NERSCPowering Scientific Discovery Since 1974

Cleaning Cosmic Data to Reveal Gravitational Lensing

Working at NERSC, Berkeley Lab researchers have developed a statistical method to reveal the long-sought-after effects of gravitational lensing on the Cosmic Microwave Background. » Read More

Superfacility Framework Advances Photosynthesis Research

Thanks to an integrated superfacility framework established between LCLS, ESnet, and NERSC, our understanding of a three-billion-year-old biological system key to photosynthesis is now moving more quickly. » Read More

Training a Neural Network to Study Dark Matter

A Berkeley Lab-led research group is using a deep learning method known as generative adversarial networks to enhance the use of gravitational lensing in the study of dark matter. » Read More

Edison Goes Dark

On May 13, NERSC and loyal users said good-bye to Edison. Over its five-year tenure, the Cray supercomputer enabled many scientific discoveries. » Read More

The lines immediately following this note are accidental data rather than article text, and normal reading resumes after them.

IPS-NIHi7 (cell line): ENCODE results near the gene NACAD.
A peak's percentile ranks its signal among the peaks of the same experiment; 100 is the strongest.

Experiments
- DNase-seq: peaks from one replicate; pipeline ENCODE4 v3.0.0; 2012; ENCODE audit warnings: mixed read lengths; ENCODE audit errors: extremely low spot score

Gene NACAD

Data Archive Makes the Move to Berkeley

Some 43 years of archival data, 120 petabytes in all, are now being transferred from NERSC's old Oakland home to new tape libraries at Berkeley Lab. » Read More

National Energy Research Scientific Computing Center

Computing at NERSC

Now Computing

A small sample of massively parallel scientific computing jobs running right now at NERSC.

Project Machine Nodes NERSC Hours Used
DUNE - Deep Underground Neutrino Experiment
 PI: Kam-Biu Luk, Lawrence Berkeley National Laboratory
Cori 550
DUNE - Deep Underground Neutrino Experiment
 PI: Kam-Biu Luk, Lawrence Berkeley National Laboratory
Cori 350
DUNE - Deep Underground Neutrino Experiment
 PI: Kam-Biu Luk, Lawrence Berkeley National Laboratory
Cori 350
DUNE - Deep Underground Neutrino Experiment
 PI: Kam-Biu Luk, Lawrence Berkeley National Laboratory
Cori 300

NERSC Help Line: 1-800-666-3772

Did You Know?

Saul Perlmutter—a professor of physics at UC Berkeley and a faculty senior scientist at Berkeley Lab—was awarded the 2011 Nobel Prize in Physics for his 1998 discovery that the universe is expanding at an accelerating rate. He confirmed his observations by running thousands of simulations at NERSC, and his research team is believed to have been the first to use supercomputers to analyze and validate observational data in cosmology.